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> Tethered Balloon Mars Probe Idea, Why not? Valles Marineris
Posted: Mar 6 2013, 05:15 PM

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Well, I was thinking you could have a lander with a tether (high test fishing line or kite string) and battery powered fans. It would be like a small blimp I guess.

The point here is you could take pictures of the INSIDE of the canyon at arbitrary altitudes and actually see the real geology.

You may say wind would be a problem, but the momentum is proportional to mass, so since mars' atmosphere is so thin, I figure the strongest winds on Mars have momentum equivalent to about a 30mph wind on Earth. So the tethered flyer should be ok to go most of the time. With a tether you can control altitude much better than without a tether.

Of course, some problems are tangling and perhaps cutting on sharp rocks of the canyon wall.

Could it be done, or are there better options for aerial probes which may be able to explore the canyons?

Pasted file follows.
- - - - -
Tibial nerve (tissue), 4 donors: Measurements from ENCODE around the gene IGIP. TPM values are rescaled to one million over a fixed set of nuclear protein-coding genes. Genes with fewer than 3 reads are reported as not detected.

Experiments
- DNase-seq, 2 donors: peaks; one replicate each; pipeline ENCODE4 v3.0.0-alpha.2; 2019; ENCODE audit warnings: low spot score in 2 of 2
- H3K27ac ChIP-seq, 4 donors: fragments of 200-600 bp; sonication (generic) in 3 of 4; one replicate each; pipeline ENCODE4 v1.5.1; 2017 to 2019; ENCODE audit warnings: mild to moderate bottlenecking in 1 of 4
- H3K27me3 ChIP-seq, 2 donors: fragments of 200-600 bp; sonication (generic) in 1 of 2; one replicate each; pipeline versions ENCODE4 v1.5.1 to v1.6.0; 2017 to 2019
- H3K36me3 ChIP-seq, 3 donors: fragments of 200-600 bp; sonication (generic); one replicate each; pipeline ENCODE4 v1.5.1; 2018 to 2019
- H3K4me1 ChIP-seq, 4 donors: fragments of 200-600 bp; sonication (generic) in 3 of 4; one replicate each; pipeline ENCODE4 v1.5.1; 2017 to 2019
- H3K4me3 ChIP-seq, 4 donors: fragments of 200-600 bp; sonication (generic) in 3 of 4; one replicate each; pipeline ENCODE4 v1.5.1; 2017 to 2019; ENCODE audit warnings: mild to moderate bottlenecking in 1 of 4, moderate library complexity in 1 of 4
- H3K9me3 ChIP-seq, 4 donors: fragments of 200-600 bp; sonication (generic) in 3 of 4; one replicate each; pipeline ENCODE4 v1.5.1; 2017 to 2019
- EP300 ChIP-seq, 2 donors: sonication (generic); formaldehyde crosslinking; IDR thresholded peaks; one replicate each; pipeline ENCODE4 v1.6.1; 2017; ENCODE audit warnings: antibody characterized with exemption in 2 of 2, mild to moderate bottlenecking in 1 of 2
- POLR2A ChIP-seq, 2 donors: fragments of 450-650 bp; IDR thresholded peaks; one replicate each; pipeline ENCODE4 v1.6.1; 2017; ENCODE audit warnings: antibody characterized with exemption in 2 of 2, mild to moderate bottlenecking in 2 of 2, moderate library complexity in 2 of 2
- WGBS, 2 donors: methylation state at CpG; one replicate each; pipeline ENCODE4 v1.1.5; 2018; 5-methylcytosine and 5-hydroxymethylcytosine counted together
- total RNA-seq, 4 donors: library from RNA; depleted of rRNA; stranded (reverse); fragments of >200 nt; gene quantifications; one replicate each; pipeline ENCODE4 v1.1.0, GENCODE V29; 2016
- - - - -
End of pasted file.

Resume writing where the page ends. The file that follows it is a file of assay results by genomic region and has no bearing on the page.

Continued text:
To me the native canyons make more geological sense to explore than meteor craters, because they are presumably caused entirely by Martian forces, as opposed to cosmic impacts. This would mean the geology and mineralogy would be entirely Martian, so more useful for understand ages and past hydrology of the planet.

Posted: Aug 27 2013, 05:41 PM


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I am slightly confused, are you suggesting a blimp attached to a lander?

Why not have a lone blimp? The tether is weight that must be lifted so your blimp would have to be larger than just a lone blimp. Also, Mariner Valley is pretty deep, so your tether would be huge. When you have a large tether wouldn't its large momentum drag your lander around unless you made it very heavy or complicated its design with anchors?

While the thin atmosphere makes the issues with wind easier, it makes blimps impractical. Mars' atmosphere has a density of 0.02 kg/m^3. So a lifting gas must have a lifting power of less than that (because lifting power is based on the mass difference). This means a massive (for being carried on a spacecraft) blimp with maybe 100 cubic meters of lifting gas would only be able to carry 2 kg of material.

This would be practical for a planet with a thicker atmosphere. A blimp would be great for exploring venus using instruments. And it would be great on titan, maybe with instruments on a tether that hangs from the blimp.
Posted: Aug 28 2013, 04:48 PM

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So, I guess the question is whether we can make balloons that can thrive at ~50,000 feet on Earth?
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Posted: Aug 29 2013, 12:45 AM

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